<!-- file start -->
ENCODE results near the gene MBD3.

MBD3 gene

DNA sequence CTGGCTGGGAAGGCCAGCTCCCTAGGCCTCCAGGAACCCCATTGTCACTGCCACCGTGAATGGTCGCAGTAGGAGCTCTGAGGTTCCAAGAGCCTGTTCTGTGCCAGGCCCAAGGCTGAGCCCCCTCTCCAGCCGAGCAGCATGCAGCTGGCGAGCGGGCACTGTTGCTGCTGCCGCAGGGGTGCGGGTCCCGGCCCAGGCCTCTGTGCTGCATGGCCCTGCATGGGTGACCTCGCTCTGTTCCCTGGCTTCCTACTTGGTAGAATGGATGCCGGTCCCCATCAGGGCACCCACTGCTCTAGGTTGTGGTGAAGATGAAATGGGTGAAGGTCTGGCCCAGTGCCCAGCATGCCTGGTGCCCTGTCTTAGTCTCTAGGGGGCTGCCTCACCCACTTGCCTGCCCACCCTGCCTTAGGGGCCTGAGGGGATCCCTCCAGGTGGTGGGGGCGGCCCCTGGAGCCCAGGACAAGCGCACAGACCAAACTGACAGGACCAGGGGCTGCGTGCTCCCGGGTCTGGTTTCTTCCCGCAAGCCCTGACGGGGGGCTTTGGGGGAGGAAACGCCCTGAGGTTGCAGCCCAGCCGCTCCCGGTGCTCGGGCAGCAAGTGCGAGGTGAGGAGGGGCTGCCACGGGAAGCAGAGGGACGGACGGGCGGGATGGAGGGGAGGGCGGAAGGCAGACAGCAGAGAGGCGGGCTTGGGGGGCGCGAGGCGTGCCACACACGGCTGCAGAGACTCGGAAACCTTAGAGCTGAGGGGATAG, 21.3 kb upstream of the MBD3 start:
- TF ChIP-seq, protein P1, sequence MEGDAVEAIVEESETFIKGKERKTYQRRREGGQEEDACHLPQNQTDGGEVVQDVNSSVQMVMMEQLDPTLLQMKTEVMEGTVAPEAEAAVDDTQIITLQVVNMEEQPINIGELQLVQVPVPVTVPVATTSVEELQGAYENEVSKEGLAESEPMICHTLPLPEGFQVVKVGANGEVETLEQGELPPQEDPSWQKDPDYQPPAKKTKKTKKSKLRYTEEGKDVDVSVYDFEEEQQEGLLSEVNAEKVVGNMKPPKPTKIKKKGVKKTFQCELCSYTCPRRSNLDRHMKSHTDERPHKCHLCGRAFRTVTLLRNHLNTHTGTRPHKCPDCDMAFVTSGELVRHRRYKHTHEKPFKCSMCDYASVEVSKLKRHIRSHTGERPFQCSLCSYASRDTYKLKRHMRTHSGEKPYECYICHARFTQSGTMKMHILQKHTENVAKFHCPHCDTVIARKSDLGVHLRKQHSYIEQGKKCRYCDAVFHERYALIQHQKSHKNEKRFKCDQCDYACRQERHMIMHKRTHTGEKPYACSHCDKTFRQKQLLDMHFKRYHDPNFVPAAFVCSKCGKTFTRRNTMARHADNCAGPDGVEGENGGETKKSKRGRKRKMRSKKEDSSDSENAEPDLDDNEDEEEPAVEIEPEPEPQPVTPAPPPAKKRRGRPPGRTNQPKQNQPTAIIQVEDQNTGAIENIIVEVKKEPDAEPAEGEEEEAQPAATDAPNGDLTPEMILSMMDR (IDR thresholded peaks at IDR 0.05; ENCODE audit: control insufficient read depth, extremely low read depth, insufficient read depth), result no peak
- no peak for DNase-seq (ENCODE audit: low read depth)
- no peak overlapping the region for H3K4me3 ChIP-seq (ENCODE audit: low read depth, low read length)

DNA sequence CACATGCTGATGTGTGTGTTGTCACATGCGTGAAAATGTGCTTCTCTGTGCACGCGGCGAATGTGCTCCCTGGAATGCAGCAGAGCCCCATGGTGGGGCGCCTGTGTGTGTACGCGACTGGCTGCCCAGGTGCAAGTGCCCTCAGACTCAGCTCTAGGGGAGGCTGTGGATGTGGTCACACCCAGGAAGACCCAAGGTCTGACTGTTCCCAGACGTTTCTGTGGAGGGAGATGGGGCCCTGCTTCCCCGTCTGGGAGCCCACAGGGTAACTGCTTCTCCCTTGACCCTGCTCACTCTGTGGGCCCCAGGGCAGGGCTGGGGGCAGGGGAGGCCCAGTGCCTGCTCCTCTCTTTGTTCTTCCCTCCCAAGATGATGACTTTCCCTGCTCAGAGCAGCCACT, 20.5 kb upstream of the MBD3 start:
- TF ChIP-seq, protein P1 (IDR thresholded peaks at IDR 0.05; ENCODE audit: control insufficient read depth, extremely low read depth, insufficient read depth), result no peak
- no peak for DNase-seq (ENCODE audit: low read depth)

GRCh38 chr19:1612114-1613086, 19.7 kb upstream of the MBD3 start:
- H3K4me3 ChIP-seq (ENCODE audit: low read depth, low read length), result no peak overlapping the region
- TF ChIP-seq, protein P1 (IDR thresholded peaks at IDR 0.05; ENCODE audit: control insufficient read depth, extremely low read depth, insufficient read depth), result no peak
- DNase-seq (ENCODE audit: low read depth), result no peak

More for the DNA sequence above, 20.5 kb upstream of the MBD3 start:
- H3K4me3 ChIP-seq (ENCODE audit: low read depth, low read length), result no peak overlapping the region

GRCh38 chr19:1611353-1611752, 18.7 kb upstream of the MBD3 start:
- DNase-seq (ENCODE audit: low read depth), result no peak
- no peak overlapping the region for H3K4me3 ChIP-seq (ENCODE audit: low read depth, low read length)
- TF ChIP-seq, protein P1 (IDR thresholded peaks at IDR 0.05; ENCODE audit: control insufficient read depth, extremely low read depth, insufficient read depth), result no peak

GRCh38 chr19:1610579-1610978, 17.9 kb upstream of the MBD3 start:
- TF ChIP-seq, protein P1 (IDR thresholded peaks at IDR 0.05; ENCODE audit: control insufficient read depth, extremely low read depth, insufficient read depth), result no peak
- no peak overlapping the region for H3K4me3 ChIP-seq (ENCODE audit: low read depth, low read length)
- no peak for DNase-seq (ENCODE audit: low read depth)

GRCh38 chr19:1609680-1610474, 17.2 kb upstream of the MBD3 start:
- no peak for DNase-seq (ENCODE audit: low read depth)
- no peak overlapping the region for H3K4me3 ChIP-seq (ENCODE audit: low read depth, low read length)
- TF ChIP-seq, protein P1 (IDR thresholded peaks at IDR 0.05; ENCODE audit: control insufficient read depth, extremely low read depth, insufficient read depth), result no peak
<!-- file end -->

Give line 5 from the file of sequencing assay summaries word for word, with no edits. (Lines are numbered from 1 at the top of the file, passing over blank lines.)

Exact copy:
- no peak for DNase-seq (ENCODE audit: low read depth)